This includes especially potassium supplements or salt substitutes that contain potassium, certain diuretics (such as amiloride, triamterene (Dyazide, Dyrenium, Maxzide, Midamor, Moduretic), or other products that contain Spironolactone (Aldactazide).

This medicine may cause dizziness, drowsiness, or lightheadedness.

Be sure you know how you react to this medication before you drive, use machines, or do anything else that could be dangerous until you know how this medication affects you.

Check with your doctor right away if you get sick while taking this medicine, especially if you have severe or continuous nausea, vomiting, or diarrhea that does not stop.

These conditions can cause you to lose too much water or salt and cause low blood pressure. You can also lose water when you sweat, so drink plenty of water during exercise or in hot weather.

This medication can cause some patients breast swelling (gynecomastia) and breast pain. If you have questions about this, talk to your doctor.

Side effects of Spironolactone

Along with the necessary effects, a medication can cause some unwanted effects. Although not all of these side effects can occur, if they do occur, they may need medical attention.

Check with your doctor immediately if you experience any of the following side effects:

  • Incidence unknown.
  • Abdominal or stomach cramps, burning, or sensitivity.
  • It is bleeding of the gums.
  • Stools with blood or black, tarry.
  • Bloody urine.
  • Breasts pain.
  • Chest pain.
  • Cold.
  • Stools of clay color.
  • Clear or bloody discharge from the nipple.
  • Cloudy urine.
  • Coma.
  • Confusion.
  • Constipation.
  • Convulsions
  • Cough or hoarseness.
  • Dark urine.
  • Decrease in urine production or decrease in the ability to concentrate urine.
  • Diarrhea.
  • Difficulty to swallow.
  • Dimples of the skin of the chest.
  • Dizziness.
  • Drowsiness.
  • Rapid or irregular heartbeat.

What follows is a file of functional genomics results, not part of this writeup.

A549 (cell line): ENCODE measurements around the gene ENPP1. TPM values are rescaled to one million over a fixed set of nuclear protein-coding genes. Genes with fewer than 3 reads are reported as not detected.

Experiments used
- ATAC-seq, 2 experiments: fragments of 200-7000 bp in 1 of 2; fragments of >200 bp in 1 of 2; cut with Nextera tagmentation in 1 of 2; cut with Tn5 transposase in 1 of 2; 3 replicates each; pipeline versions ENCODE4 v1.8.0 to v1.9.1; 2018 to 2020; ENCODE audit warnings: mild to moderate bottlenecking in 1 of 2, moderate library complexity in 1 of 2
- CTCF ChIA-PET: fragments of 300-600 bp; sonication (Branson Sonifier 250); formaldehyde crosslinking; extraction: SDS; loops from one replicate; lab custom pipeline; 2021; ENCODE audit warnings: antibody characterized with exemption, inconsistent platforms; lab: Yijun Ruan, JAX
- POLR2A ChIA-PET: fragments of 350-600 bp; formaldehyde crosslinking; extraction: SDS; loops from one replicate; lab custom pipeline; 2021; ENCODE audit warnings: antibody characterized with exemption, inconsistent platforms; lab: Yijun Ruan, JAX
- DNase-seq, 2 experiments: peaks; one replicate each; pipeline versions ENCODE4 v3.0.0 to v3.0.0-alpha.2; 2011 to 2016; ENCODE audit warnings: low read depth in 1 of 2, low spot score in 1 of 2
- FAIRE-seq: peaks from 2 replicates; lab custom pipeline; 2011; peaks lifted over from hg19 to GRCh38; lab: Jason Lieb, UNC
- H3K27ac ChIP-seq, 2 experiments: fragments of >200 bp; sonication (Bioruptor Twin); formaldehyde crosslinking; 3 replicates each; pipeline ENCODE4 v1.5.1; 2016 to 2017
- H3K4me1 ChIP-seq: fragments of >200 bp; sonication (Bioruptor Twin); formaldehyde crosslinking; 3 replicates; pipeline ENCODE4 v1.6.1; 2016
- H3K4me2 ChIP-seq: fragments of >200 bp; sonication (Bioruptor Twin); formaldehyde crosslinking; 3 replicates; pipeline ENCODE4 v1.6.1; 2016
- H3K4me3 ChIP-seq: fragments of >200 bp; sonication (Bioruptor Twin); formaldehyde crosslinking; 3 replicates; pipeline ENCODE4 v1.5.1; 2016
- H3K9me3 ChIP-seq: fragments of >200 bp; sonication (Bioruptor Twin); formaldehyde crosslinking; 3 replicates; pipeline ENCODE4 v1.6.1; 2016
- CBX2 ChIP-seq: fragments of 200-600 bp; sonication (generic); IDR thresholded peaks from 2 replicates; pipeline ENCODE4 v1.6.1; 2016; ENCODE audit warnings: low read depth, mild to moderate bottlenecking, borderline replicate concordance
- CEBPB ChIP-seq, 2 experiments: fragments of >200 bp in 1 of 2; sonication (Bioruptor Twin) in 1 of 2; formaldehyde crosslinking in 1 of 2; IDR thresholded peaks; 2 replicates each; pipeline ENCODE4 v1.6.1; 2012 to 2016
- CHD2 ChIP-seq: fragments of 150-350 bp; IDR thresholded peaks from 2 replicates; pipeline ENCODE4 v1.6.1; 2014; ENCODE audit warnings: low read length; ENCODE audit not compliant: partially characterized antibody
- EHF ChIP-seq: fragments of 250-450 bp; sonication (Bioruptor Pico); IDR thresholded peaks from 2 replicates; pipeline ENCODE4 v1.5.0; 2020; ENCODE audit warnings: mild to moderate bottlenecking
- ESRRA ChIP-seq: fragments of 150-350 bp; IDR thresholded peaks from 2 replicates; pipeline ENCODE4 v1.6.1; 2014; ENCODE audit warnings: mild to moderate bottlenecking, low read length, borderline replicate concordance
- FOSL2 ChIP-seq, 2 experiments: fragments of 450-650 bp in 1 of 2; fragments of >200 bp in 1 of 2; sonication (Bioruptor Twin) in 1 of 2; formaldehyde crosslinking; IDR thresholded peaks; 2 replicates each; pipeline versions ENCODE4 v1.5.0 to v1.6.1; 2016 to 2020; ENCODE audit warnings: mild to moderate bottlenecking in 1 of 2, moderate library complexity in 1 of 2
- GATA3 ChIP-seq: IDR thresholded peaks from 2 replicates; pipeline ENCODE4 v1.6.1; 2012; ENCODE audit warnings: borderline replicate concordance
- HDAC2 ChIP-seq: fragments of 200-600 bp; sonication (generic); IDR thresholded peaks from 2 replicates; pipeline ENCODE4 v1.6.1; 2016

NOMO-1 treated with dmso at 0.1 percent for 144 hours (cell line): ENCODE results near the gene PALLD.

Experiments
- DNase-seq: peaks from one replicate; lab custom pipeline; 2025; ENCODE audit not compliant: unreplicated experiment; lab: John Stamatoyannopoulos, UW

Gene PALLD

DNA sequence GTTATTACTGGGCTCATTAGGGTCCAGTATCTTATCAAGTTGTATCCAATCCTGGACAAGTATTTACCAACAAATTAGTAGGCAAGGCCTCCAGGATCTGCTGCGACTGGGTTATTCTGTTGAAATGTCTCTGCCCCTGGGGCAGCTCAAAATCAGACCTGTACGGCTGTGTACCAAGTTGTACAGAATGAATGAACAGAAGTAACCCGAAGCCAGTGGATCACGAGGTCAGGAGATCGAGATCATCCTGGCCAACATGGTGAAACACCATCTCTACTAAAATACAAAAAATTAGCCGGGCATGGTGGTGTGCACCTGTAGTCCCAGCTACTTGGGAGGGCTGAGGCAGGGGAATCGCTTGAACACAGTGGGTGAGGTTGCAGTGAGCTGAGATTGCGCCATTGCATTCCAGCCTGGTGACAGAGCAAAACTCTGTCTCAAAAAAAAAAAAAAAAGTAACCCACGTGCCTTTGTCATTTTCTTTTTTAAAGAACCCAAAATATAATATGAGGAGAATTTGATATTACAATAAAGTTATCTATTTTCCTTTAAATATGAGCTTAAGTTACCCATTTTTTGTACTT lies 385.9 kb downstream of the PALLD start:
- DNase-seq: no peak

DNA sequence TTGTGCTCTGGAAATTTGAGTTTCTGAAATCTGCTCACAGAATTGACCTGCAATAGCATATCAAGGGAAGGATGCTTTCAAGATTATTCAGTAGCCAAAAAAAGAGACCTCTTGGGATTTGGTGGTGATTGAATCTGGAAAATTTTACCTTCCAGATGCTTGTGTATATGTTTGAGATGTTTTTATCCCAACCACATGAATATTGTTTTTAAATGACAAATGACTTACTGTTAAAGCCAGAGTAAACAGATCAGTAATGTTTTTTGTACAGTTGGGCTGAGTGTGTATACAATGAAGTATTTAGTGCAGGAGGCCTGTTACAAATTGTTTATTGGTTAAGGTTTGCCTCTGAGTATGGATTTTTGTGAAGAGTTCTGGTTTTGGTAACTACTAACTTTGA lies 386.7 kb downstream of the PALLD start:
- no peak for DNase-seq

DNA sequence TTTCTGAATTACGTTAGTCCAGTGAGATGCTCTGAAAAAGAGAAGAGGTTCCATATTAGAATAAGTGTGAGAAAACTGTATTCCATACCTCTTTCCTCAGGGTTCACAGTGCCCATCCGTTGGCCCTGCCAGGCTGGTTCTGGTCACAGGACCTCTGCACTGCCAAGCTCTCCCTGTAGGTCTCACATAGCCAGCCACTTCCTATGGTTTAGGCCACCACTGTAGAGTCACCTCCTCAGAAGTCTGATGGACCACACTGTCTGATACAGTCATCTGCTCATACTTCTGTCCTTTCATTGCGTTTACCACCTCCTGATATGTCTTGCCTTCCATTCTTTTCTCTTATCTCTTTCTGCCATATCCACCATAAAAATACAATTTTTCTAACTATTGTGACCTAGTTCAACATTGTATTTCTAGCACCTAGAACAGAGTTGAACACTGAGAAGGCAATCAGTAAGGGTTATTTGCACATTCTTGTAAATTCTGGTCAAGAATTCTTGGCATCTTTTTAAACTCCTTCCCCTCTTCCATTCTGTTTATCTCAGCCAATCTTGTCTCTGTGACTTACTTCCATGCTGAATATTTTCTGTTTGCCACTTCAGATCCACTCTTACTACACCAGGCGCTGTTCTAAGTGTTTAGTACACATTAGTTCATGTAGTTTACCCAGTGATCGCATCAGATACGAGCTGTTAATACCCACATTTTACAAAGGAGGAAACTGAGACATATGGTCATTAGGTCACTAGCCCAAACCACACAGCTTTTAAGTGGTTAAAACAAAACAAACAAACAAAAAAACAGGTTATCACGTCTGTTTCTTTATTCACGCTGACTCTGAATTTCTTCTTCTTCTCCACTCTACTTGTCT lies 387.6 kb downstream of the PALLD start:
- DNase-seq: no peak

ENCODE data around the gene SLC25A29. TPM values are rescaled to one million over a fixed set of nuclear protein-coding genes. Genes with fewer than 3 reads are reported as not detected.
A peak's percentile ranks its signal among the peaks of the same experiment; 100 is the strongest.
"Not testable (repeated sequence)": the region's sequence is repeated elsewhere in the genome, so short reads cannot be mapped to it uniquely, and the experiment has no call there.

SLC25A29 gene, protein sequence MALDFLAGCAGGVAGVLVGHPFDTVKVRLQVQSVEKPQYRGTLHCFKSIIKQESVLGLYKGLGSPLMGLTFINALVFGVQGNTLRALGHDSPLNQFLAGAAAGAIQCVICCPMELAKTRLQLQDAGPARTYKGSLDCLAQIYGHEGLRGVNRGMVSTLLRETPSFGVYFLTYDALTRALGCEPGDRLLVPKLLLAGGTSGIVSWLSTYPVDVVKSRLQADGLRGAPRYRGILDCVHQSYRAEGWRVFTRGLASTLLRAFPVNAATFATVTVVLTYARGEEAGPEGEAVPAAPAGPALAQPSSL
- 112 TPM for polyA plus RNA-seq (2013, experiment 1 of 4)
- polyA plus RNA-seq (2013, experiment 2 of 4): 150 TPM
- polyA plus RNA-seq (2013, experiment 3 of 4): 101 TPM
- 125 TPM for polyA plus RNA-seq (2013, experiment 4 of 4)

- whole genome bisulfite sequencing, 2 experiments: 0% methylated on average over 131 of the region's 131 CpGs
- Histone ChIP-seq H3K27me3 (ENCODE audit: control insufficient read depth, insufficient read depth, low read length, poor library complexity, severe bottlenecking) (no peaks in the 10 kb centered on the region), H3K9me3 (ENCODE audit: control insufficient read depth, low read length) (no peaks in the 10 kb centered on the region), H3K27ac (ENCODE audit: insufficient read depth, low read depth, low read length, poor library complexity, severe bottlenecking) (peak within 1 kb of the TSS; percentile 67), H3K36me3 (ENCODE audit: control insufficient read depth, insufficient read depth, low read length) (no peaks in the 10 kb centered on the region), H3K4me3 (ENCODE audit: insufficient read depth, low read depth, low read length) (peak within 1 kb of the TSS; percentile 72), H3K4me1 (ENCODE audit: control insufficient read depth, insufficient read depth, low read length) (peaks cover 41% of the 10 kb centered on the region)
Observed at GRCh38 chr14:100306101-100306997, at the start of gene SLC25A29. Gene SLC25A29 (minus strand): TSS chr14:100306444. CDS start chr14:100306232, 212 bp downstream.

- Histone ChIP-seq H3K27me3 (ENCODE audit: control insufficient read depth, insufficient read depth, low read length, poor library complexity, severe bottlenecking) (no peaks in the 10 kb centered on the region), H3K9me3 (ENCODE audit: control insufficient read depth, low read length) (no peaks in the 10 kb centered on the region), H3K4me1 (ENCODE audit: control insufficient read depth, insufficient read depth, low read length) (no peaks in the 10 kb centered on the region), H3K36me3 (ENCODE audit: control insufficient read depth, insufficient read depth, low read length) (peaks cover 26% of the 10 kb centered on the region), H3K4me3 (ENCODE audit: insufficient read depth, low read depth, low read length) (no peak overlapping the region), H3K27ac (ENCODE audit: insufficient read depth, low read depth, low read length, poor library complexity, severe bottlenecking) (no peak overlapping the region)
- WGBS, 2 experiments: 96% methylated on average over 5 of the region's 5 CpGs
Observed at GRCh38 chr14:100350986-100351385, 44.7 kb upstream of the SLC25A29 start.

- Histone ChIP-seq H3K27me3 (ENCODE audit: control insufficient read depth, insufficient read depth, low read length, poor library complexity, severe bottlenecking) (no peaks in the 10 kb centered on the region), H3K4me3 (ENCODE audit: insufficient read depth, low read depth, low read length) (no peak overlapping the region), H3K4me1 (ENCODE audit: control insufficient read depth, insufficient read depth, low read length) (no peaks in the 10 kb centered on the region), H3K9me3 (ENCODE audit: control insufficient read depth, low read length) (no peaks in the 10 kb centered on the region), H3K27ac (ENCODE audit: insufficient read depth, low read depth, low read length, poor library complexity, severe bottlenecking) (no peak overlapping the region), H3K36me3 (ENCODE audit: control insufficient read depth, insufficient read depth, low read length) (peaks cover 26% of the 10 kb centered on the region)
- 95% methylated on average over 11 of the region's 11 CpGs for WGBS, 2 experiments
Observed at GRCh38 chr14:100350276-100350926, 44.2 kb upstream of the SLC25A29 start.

• Fever with or without chills.
  • A general feeling of tiredness or weakness.
  • Headache.
  • Acidity.
  • Hives, itching or rash
  • Increased thirst.
  • Indigestion.
  • Inverted nipple
  • Loss of appetite
  • Lumbar or lateral pain.
  • The bulge in the chest or under the arm.
  • Muscle pain or cramps.
  • Muscle spasms.
  • Nausea and vomiting.
  • Painful or difficulty urinating.
  • Persistent crust or peeling of the nipple.
  • Identify red spots on the skin.
  • It is eyelid swelling or around the eyes, face, lips, or tongue.
  • Redness or swelling of the breast.
  • Severe stomach pain.
  • Tremors and unstable walking.
  • Pain in the chest skin that does not heal.
  • Sore throat.
  • Sores, ulcers, or white spots on the lips or mouth.
  • Swelling of the face, fingers, feet, ankles, or calves.
  • Swollen, painful, or tender lymph glands in the neck, armpit, or groin.
  • Chest tightness.
  • Difficulty breathing.
  • Unpleasant smell to the breath.

Symptoms of overdose:

  • Irregular heartbeat.
  • Nervousness.
  • Numbness or tingling in the hands, feet, or lips.
  • Rash with flat lesions or small raised lesions on the skin.
  • Reddened skin.
  • Weakness or heaviness of the legs.
  • Some side effects may occur that usually do not require medical attention.

These side effects may go away during treatment as your body adjusts to the medication.

In addition, your health professional can tell you about ways to prevent or reduce some of these side effects.